Richard “Dickie” Landry
Born and raised in Cecilia, Louisiana, Richard “Dickie” Landry began singing Gregorian chants at Latin mass services at the age of six, and by age ten, he had picked up his instrument of choice, the saxophone, in the school band. Upon graduating high school in 1956, Mr. Landry traveled to New York City where he would frequent over the following years. Today, he is widely recognized as one of the most influential and legendary contributors to contemporary art, not only in his hometown, but in the world.
Landry began presenting his work in solo concerts on tenor saxophone in 1970, pioneering the use of a quadraphonic delay system that allowed him to form a live quintet of his own voicing (his original sound plus four timed delayed repeats). Since then he has given over 600 concerts in the USA, Europe, Canada, Mexico, Russia, Cuba, Haiti, Japan, South America and India.
In the United States, Landry has performed in major concert halls, art galleries, museums, universities, and churches. The list includes: Carnegie Hall, Town Hall, The Kitchen, Metropolitan Opera House, Cathedral of St. John the Divine, Leo Castelli Gallery, Whitney Museum, Guggenheim Museum, Museum of Modern Art, National Gallery, Washington, D.C. as well as the Next Wave Festival at the Brooklyn Academy of Music in New York City. Landry often performs in the South including venues such as The New Orleans Museum of Art, The Contemporary Art Center, and The New Orleans Jazz Festival in Louisiana, and at The Fine Arts Museum, Rice University, Rothko Chapel, Contemporary Art Museum, and The New Music America Festival in Houston, Texas, and Miami, Florida.
Landry's "Mass for Pentecost Sunday," a commission from the Menil Foundation for the inaugural opening of the Menil Collection, premiered at the Rothko Chapel, Houston, Texas, on June 4, 1987. The Mass was performed at the 12th Century Abbey Sylvanes in Southern France, the School of Sacred Music at Yale University, and The New Music America Festival in Miami, Florida. A commission, "Astral Convertible," from the Trisha Brown Dance Co., with sets by Robert Rauschenberg, premiered in March 1989 at City Center, New York City and The Spoleto Festival, Charleston, South Carolina. Its European premiere was at the Montpellier Dance Festival, Montpellier, France.
In addition to Landry's solo career, he has collaborated with other composers, artists and choreographers. From 1968 to 1981, he was a founding member of the original group that formed the Philip Glass Ensemble, performing on all tours and recordings of that period ending with his participation in "Einstein on the Beach," an opera production (CBS). He has also worked with David Byrne of the Talking Heads on the "Speaking in Tongues," an album for which he received a Gold Record Award (Sire).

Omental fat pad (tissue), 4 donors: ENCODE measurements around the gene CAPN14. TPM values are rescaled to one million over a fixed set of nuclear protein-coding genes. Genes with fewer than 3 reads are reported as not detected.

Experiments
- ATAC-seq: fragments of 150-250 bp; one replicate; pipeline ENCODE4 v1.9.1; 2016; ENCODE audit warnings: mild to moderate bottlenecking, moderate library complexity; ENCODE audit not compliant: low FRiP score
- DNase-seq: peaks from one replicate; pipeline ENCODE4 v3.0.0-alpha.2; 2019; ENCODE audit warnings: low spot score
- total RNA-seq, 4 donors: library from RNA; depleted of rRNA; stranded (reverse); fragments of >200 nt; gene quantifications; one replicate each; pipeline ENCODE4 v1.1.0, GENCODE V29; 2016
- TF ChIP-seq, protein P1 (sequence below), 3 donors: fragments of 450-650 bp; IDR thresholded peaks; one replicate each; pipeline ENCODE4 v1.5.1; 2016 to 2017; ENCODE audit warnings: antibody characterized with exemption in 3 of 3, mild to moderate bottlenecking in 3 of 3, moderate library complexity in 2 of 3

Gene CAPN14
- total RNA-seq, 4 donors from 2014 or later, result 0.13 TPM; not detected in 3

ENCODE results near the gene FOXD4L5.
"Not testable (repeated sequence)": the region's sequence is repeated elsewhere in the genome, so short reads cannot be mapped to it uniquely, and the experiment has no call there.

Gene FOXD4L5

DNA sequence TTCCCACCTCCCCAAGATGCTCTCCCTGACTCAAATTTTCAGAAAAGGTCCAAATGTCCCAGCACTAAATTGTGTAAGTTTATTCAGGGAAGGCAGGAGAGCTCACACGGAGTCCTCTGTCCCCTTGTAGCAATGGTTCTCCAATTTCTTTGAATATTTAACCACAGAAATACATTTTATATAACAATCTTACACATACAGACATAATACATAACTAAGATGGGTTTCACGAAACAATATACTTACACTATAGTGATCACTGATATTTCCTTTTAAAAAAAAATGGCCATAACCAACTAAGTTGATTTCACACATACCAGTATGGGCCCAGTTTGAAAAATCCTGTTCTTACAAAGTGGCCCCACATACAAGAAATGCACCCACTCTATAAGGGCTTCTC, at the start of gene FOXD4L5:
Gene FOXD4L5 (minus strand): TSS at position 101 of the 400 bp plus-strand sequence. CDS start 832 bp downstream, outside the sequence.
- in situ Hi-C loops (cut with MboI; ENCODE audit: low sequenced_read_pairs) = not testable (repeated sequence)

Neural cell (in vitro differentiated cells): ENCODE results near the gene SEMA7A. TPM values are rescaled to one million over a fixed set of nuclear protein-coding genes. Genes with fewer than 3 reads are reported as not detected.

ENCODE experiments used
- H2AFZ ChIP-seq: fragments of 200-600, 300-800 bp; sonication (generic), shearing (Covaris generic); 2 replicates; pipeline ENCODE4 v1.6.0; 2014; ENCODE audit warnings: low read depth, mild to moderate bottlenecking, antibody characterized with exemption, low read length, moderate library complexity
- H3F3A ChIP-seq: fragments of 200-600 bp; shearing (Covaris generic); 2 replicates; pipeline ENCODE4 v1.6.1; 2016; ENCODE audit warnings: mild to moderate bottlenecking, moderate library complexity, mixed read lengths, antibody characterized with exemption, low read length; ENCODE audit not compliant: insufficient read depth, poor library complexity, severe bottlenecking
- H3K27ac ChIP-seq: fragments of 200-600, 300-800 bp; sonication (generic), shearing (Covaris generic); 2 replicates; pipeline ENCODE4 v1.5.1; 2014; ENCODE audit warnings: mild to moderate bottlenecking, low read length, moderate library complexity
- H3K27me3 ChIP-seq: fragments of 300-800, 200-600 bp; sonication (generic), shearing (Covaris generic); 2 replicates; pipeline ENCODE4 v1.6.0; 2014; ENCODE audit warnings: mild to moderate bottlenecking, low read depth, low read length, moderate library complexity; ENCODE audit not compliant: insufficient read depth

In 1984, Landry began a collaboration with Laurie Anderson at the Next Wave Festival in "Set/Reset" with choreographer Trisha Brown and artist Robert Rauschenberg. This collaboration continued with his inclusion in Anderson's Mister Heartbreak tour of America and Japan. These efforts culminated in the feature film production of Home of the Brave and the CD of the same name (Warner Brothers). Landry has collaborated with artists Keith Sonnier, Lawrence Weiner and Richard Serra (books, photographs & videos) and received commissioned works from choreographers Babs Case, Trisha Brown, Deborah Hay and Jane Comfort.
In 1985, Landry was musical consultant on the feature film The Big Easy (Columbia Pictures). In 1986, Landry invited Paul Simon to Louisiana to work with local Zydeco musicians. This resulted in the song "That Was Your Mother" on the album "Graceland,” for which Landry was awarded a gold & multi-platinum sales award record. (Warner Brothers). Landry performed concerts in Mexico, Cuba, Russia and the National Gallery in Washington, DC for the openings of "Rauschenberg's Overseas Cultural Interchange," (ROCI) world exhibition tour. Recently, Landry performed in Robert Wilson's "Grace for Grace" at St. John Divine Cathedral in New York City. Landry also performed with Bob Dylan at New Orleans Jazz & Heritage Festival. In May 2007, Landry recorded with Robert Plant (Led Zeppelin) two songs for “Goin’ Home,” a Fats Domino Tribute two set CD. Landry performed with zydeco musician, Terrance Simien, at the 2008 Grammy Awards in Los Angeles. Simien walked away with the first ever Zydeco/Cajun Grammy.
Landry moved back to Louisiana in 1995. Along with C.C. Adcock and Steve Riley, Landry formed an all-star swamp-pop band, Lil Band 'Gold, with legendary swamp-pop singer and drummer, Warren Storm. Landry also began playing with local bands such as, Frigg A Go Go (punk), True Man Posse (reggae), Beau Jacque (zydeco), Cowboy Stew (blues), and Bas Clas (rock & roll) to name a few. He is also currently working on a book of photographs of photos of the 70’s New York Soho art, dance, theater and music scene.
Recently, Landry performed for the Robert Rauschenberg Memorial Service in Fort Myers, The Metropolitan Museum in New York City, Aratani/Japan American Theatre, and in May of 2009, The Peggy Guggenheim Museum in Venice, Italy
The year 2009 and 2010 will find Landry working with Robert Wilson, Ornette Coleman, and the U Theatre from Taipei on a music theatre work inspired by the story of Admiral Zheng, which portrays the travels of this 15th century navigator and explorer. “1433” opened February 20, 2010, as part of the Taiwan International Festival at the National Theatre in Taipei.
Whenever he can, Mr. Landry enjoys spending time with his grandchildren and working on his farm in Cecilia. He currently resides in Lafayette, Louisiana, in his Jefferson Street penthouse and is rarely seen on any given night without his sax, wandering the streets and mingling with the locals.